Retail Recovery

When planning a sustainable fashion business, it’s imperative to take into account the current state of affairs. Retail has been severely disrupted by the pandemic, with many brands closing stores or going out of business. Fashion Talks: The Fashion Retail Revolution, organised by The London College of Fashion, provided reassurance about going in the right direction.

Mark Pilkington, an experienced retail chief executive and strategy consultant, led this webinar. He is author of ‘Retail Therapy. Why The Retail Industry Is Broken – And What Can Be Done To Fix It’, which was published by Bloomsbury in 2019.

Obviously, much has changed since then, and he is now writing a new book, due to be published in the summer (2021), also by Bloomsbury. ‘Retail Recovery’ will provide valuable insights into the profound changes occurring in retail and how to navigate them.

Pilkington presented just a snapshot of key findings on the webinar, the book will undoubtedly offer a much more comprehensive approach, but it was still possible to have a glimpse of ‘a New Generation retail model’. This is just a synopsis of Pilkington’s presentation:

  • From limited information to consumer knowledge driven by social media, user reviews, influencers and price-comparison engines;

  • From a producer-dominated push system to a consumer-dominated pull system;

  • From long supply chains to fewer intermediaries, direct-to-consumer and retailers going direct-to-factories;

  • From transitional to a relationship-based approach: creating a brand community and interactive relationship between brand and customers;

  • From mass brand marketing to personalised marketing driven by sophisticated algorithms, based on real-time tracking of individual consumer behaviour;

  • From just ‘selling stuff’ to having a higher purpose, which unites the brand, team and community;

  • From reliance on physical stores to a multichannel system, where online and retail channels complement one another - online for transactional efficiency and physical stores for brand theatre, education, community and intelligent human service;

  • From disintegrated customer data systems in retail and online, to integrated systems with a unified view of the individual customer and inventory;

  • From a retail property system based on long leases and permanent locations to one based on ‘plug and play’ spaces - available on short-term leases and pre-equipped with technology and staff;

  • From low-excitement high-streets filled with unchanging brand line-ups to shopping areas characterised by a high rate of new brand innovation and changeover, driving consumer excitement and engagement;

  • From low-level shop staff to high-level stylists focused on creating great customer experiences with basic tasks automated or eliminated.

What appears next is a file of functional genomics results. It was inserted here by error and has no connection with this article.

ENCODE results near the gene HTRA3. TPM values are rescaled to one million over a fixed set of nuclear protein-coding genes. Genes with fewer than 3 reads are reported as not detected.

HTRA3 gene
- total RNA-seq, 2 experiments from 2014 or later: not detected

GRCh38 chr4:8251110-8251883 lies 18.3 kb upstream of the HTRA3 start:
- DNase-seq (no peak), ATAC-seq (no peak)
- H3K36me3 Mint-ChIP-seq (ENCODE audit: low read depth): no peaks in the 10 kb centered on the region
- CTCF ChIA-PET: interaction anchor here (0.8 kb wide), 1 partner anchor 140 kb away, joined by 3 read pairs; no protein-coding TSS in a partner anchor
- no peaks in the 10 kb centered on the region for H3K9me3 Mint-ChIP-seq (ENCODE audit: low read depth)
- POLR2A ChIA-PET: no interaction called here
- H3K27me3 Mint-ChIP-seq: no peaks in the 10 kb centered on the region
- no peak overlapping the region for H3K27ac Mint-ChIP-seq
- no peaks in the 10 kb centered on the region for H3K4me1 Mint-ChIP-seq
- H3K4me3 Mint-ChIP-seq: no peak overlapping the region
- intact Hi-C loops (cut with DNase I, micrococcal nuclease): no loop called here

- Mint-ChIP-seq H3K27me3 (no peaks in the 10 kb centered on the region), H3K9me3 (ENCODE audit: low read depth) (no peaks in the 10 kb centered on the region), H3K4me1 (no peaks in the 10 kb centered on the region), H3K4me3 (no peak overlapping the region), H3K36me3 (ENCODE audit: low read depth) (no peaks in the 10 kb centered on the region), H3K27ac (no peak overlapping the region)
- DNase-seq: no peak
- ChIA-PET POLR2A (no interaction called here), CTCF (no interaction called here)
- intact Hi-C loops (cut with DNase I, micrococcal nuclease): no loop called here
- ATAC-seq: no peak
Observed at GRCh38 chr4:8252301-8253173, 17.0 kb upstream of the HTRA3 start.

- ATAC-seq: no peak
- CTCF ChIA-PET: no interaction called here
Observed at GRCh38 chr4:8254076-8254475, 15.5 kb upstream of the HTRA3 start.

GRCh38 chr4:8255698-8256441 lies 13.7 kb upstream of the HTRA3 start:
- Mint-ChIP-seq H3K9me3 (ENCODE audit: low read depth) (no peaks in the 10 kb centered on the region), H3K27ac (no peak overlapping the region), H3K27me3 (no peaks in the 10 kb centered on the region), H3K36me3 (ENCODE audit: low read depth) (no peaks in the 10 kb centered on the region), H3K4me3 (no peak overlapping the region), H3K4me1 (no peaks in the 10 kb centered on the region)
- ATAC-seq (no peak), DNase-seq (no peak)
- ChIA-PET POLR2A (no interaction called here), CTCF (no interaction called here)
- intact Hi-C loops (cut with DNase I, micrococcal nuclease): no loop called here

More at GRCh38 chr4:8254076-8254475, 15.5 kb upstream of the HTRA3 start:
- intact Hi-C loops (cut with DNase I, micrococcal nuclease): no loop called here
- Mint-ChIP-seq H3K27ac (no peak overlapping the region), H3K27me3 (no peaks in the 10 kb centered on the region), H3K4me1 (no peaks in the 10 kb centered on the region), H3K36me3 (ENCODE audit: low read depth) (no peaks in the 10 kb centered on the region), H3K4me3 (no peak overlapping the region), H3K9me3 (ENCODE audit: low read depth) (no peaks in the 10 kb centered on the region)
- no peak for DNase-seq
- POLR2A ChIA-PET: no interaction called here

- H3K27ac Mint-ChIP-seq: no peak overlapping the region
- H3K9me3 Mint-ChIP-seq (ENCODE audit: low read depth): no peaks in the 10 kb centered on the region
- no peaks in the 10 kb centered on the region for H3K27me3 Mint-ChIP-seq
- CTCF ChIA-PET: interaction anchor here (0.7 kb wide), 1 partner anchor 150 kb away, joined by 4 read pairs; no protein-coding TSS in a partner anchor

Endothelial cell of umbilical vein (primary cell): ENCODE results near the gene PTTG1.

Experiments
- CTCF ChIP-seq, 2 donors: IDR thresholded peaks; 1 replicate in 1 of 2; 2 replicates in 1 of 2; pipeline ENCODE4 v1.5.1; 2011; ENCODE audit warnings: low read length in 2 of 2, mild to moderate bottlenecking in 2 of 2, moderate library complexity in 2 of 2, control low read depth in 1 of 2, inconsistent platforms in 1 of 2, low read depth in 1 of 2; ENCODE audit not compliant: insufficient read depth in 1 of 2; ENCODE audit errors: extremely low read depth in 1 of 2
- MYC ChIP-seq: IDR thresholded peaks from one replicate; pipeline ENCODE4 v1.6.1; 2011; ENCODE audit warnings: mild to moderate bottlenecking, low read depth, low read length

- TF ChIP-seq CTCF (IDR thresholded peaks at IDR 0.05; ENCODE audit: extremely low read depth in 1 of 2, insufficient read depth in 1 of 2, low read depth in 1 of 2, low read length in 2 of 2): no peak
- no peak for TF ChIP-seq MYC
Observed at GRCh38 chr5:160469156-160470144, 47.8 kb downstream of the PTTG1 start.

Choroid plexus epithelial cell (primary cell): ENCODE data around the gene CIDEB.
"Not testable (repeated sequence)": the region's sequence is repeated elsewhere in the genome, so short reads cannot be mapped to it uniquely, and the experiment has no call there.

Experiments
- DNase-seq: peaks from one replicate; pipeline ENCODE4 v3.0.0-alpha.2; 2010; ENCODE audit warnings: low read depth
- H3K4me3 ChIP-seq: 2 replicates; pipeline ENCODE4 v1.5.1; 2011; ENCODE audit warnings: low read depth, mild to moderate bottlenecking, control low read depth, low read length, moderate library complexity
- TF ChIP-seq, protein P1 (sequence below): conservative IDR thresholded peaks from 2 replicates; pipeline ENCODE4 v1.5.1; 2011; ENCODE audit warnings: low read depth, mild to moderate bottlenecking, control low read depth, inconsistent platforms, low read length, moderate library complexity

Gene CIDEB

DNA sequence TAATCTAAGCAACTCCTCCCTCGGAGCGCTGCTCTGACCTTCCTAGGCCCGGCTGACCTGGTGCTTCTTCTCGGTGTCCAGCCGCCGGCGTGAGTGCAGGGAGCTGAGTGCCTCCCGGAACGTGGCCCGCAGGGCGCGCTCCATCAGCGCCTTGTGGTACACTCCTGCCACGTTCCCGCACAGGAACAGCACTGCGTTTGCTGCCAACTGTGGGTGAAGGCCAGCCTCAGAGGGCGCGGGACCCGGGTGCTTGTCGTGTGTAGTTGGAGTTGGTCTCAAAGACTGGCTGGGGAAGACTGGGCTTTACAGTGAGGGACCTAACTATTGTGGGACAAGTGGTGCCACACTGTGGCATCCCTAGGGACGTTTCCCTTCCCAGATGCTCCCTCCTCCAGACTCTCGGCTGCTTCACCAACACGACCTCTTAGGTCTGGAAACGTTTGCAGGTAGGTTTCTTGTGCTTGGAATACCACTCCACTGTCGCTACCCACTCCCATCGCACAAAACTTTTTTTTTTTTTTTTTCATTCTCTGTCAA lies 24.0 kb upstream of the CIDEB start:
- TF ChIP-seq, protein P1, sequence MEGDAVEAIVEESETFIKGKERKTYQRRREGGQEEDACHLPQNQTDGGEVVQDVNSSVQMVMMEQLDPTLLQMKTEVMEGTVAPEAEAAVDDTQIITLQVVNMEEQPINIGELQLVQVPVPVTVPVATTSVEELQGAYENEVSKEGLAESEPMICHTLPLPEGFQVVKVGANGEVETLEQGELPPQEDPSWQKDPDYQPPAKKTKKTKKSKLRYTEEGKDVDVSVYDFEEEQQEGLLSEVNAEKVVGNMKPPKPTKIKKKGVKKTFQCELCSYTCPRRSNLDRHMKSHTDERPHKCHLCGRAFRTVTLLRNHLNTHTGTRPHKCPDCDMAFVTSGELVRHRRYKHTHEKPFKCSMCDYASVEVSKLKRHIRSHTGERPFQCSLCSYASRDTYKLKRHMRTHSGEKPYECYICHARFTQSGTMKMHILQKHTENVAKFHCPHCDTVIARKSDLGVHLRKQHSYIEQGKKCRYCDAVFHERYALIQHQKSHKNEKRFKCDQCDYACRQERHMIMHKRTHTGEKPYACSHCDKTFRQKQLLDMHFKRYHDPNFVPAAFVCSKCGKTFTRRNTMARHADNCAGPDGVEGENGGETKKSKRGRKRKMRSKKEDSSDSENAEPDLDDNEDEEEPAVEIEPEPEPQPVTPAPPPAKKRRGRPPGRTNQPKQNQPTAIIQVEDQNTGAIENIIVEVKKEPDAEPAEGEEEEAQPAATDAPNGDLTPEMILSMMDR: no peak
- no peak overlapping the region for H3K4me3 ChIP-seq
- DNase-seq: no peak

When developing my idea for a sustainable fashion business, some of these elements came into play. It’s not all due to intuition, I keep learning about the fashion industry and have experience in luxury retail.

While living in Paris in 2019, one of the ways to support my living costs in one of the most expensive cities in the world, was to work for a renowned Italian luxury brand.

Much like other luxury brands, a huge segment of customers were Chinese, so our work included promoting and selling merchandise on WeChat, the main social media platform in China.

The pandemic has definitely moved online shopping into a whole new level, and if you are currently looking for a job in the fashion industry, most roles are related to digital marketing and data analysis.

Just check Farfetch for instance, most jobs are actually related to IT. It’s no longer the future but the present. My business plan combines a strong and integrated online presence with a retail space, aligned with what Pilkington identifies as ‘brand theatre, education, community and intelligent service’.

A few months ago, I added an ‘Event Planning’ webpage to start building a little black book with other entrepreneurs and brands sharing the same values around circular fashion and sustainability.

According to Pilkington, this is what “the perfect brand” will look like:

  • “Purpose-driven;

  • Curating a category on behalf of a passionate community;

  • Interactive relationship with community driving innovation;

  • Personalised performance marketing;

  • Correct channel balance: online for transactional efficiency and compact stores for brand theatre, education, community and intelligent service;

  • Unified stock and customer data systems across channels;

  • In-store tech for customer tracking and automation.”

This is quite exciting as my business plan ticks all the boxes. Hopefully, there will be more competition to businesses like Appear Here, to make physical retail thoroughly transform into what Pilkington called ‘plug and play’ spaces.